Holiday Manipulation: Southampton Drops Columbus for Indigenous People and Italian Heritage

Spiral notebook page with green checks on the words Equality, Tolerance, Diversity, Love and Respect, and red Xs on Discrimination, Bigotry and Hatred
Why not choose love? Photo: iStock

The Southampton School District has made it a priority to stay at the forefront of the political correctness movement. About five years ago, they ordered the high school to no longer choose the valedictorian to make the commencement speech at graduation. Every student is a star at Southampton, and to single one out based just on grades was unfair to others.

And so, instead, they decided a committee of students, teachers and administrators would choose which student, or students, would speak at graduation, with the criteria to include not only grades, but also after school activities, school achievements and other less defined attributes—maybe it would be someone popular, smart and polite who comported themselves well. Anyway, it would be by committee. It still is.

A year or two later, the Southampton School District took a hard look at Columbus Day. As a result, they changed the name of the holiday to Indigenous Peoples Day, declaring it should be a day to remember all the people oppressed by what Columbus did and less about what this explorer accomplished. And now, last week, there has been a further revision.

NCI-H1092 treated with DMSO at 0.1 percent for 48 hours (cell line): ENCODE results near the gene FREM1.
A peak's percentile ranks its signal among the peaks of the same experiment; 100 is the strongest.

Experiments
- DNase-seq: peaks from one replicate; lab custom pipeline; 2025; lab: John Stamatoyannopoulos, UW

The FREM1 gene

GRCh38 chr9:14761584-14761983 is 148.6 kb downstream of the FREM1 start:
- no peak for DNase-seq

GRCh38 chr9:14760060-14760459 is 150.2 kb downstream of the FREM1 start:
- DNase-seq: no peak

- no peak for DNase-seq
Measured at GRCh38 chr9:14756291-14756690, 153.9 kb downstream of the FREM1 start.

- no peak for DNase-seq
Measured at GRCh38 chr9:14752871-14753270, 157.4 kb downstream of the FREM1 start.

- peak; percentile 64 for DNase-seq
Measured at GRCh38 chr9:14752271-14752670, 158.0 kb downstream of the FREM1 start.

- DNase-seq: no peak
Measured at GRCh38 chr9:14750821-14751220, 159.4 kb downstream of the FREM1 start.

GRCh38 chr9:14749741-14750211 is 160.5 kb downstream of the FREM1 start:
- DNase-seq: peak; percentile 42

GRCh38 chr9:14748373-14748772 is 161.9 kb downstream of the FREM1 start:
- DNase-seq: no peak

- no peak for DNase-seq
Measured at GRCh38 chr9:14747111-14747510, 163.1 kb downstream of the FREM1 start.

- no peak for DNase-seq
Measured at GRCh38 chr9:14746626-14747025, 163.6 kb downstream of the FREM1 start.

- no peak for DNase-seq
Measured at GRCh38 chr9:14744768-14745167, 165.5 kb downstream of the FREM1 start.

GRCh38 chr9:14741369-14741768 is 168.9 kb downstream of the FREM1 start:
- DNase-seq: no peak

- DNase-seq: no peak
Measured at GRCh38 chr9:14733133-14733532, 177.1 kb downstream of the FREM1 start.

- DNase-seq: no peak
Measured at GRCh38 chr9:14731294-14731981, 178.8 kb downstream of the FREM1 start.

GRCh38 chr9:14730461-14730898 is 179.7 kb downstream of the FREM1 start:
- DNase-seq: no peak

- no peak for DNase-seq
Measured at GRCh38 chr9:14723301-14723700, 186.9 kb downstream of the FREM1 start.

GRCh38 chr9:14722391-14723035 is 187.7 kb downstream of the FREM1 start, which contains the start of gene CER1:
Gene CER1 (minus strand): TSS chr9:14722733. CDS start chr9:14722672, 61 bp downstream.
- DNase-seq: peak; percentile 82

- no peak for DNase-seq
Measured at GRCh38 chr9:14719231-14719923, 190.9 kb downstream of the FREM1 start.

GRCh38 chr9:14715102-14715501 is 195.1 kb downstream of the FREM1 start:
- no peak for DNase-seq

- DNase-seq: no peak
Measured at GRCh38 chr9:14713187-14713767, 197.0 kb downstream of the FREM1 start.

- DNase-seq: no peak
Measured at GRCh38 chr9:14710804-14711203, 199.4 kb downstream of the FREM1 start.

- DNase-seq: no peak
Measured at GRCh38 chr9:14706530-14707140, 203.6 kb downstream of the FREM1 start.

After due consideration, it’s been ruled that the new name for the holiday is to be Indigenous Peoples/Italian Heritage Day. It’s a mouthful, but get used to it. It seemed unreasonable to some to simply deplore what Columbus did after his long dangerous voyage across the Atlantic without stating that Columbus’s activities are no indication that all people of Italian descent should be held accountable.

I mention this because on Thursday, the House of Representatives passed a resolution that was intended to condemn anti-Semitic speech and behavior but wound up, after a lot of piling on, becoming a resolution condemning not only anti-Semitism but also persecution and bigotry against Muslims, Latinos, Asian-Americans, Pacific Islanders, Hindus, the LGBTQ community and other marginalized groups.

It passed, 407–23. Our congressman, Lee Zeldin, was one of the “No” votes. Whatever. Now it’s on to the Senate.

Anyway, it’s good to see Southampton at the forefront of these things. Even though their sport teams still wear shirts that say they are the “Mariners.”

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